Hi and welcome to the reading world!
Today I’m going to be sharing mini reviews of the complete Daevabad trilogy by S. A. Chakraborty. This includes The City of Brass, The Kingdom of Copper, and The Empire of Gold! All of these books are now available, and this trilogy has quickly established itself as one of my all-time favorites, so I’m excited to share more of my thoughts!
I’m trying out a few new additions to my reviews by featuring “Try this book if you liked that book”, so if you have any thoughts on what you’d like to see from my reviewing feel free to leave a comment. In no way am I saying one of these books is a duplicate of the other or that they are the same, I’m simply pointing out things I liked about both and recommending them to readers who also enjoyed certain elements in other books as well. For me personally, these books are ones that I have found some elements that I think are interesting and can complement another book in some ways but not all! For more of these types of recommendations specifically highlighted, check out my Recommendations post.
For this mini review of a completed trilogy, I will be avoiding spoilers for any of the books in my little review of each one!
This series starts off fast paced and drew me in immediately. I loved Nahri as a character, and the perspectives the reader gets throughout the story help to build a complex and compelling world that defines this series. Another thing I really appreciated was the character dynamics evolving throughout the book- with each interaction, the characters are learning more about each other’s goals, ideals, and ambitions and how those work with or against their own. That political intrigue is something that I think made the middle third of the book feel different in pacing from the first third. It’s definitely one where a lot of the character dynamics take center stage for awhile, creating tension and thematic elements that will have impacts across the series. Even though there are moments that don’t have action constantly throughout, they set the scene for plot twists and sudden and unexpected outcomes. I finished this one and picked up the second book as soon as I could.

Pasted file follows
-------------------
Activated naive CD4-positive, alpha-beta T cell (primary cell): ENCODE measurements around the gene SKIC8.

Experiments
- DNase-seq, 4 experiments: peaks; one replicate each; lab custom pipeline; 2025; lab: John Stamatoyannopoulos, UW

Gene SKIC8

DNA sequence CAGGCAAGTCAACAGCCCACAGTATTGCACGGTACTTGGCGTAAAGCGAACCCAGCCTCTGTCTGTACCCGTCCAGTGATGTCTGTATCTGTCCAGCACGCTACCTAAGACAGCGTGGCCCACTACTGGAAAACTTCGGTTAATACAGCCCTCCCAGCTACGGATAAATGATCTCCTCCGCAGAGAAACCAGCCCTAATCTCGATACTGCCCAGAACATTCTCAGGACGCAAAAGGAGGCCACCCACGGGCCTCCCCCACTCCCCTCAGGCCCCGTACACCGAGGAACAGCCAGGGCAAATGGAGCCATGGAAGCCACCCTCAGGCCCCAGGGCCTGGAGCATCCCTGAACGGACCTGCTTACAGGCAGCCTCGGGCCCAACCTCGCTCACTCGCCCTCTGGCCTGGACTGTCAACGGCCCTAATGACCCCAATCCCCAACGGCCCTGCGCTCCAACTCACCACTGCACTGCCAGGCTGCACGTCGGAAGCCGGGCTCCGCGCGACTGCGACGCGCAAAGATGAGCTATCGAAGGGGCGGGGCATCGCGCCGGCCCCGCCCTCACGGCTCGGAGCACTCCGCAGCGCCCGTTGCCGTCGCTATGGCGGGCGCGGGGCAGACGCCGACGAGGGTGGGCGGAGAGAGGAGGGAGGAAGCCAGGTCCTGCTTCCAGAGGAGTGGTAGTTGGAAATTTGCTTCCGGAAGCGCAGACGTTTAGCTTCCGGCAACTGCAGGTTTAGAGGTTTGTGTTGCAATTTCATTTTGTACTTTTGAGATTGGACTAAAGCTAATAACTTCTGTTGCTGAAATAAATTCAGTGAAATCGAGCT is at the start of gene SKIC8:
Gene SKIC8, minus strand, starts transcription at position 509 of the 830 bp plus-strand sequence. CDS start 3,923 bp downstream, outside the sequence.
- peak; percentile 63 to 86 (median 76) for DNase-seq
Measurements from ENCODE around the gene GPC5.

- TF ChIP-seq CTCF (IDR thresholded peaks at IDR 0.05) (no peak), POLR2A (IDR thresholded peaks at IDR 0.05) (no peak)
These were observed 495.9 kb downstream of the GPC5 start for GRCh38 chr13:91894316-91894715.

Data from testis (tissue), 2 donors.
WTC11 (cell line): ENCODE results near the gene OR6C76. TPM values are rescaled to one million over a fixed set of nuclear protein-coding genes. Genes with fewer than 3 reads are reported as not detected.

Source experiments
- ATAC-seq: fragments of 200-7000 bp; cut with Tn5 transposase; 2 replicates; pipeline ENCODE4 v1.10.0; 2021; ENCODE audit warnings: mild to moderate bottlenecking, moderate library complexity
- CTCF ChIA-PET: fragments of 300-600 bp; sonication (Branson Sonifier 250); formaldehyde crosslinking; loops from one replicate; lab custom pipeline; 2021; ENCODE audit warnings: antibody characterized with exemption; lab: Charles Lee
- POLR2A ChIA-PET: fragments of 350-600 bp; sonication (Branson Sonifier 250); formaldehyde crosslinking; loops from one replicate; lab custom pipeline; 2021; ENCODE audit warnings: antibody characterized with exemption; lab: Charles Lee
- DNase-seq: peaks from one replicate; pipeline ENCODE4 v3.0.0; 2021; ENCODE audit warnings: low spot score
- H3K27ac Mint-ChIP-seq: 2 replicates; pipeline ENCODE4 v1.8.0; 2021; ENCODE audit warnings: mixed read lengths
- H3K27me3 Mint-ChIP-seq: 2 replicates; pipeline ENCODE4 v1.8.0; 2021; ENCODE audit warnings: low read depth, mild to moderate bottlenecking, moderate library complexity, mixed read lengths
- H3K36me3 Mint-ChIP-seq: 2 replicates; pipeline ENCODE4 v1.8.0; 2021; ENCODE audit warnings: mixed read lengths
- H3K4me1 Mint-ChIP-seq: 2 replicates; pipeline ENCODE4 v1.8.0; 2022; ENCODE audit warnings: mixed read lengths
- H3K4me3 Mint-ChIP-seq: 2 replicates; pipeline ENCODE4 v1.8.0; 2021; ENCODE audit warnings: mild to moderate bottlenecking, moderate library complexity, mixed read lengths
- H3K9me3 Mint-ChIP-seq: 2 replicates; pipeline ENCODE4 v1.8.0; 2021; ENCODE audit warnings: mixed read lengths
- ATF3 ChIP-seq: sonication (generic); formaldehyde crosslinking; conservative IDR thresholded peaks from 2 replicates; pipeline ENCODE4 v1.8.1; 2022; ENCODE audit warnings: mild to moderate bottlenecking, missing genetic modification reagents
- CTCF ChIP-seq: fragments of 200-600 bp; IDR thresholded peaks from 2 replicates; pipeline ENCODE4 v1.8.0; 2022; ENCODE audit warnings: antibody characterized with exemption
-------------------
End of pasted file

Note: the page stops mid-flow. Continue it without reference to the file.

The second book I ended up rating higher than the first one but I honestly don’t know if I can pick a favorite between the two. I think that the second book did an excellent job on building on the first. This book dealt with the consequences of The City of Brass in a way that acknowledged the impact of the first installment while still giving the second book its own depth and story and growing the scope of the series. I think that the villain in this story was complex but sometimes felt inconsistent to me in terms of reconciling their actions with their motivations. However, overall the characters in the story are well developed and are furthering the intentional understandings and political navigation that was set up in The City of Brass. This book is the least action-packed of them all to me, so this is definitely where the political fantasy elements and court intrigue shine the most. Overall, I really appreciated getting the political fantasy aspect of the world building as the intrigue and anticipation of what would happen next continued to grow throughout.
The Empire of Gold was my favorite book of the trilogy. This isn’t typically the case for me, and series finales are oftentimes books I put off because I’m worried about how it all wraps up. But this conclusion did that excellently and honestly took the series to new heights for me. I love that even in the final book, I still got to enjoy more world building in a way that is woven seamlessly into the story. Speaking of the story development, I did not see a lot of the plot lines coming, and the conclusions to all of the story arcs were so well done. I don’t want to go into any spoilers, so I’ll intentionally be vague, but I genuinely think that the characters that had so much time and development throughout had excellent conclusions to their stories.
Try this series if you liked: Black Sun for the political elements in fantasy coupled with suspenseful build up to key moments and events and Xiala is as spunky and quick-witted as Nahri; A Dead Djinn in Cairo for the supernatural elements in historical Cairo and a fast thinking protagonist who’s able to hold her own, The Space Between Worlds for the emphasis on tension and intrigue as the protagonist explores power imbalances while wrestling with secrets and not knowing who to trust
There is my review of the complete Daevabad trilogy! This series is definitely an all-time favorite of mine, and I am definitely going to be returning to it for rereads in the future.
Have you read this trilogy? What fantasy series did you like if you loved this one too? Let me know in the comments!
Thanks for stopping by!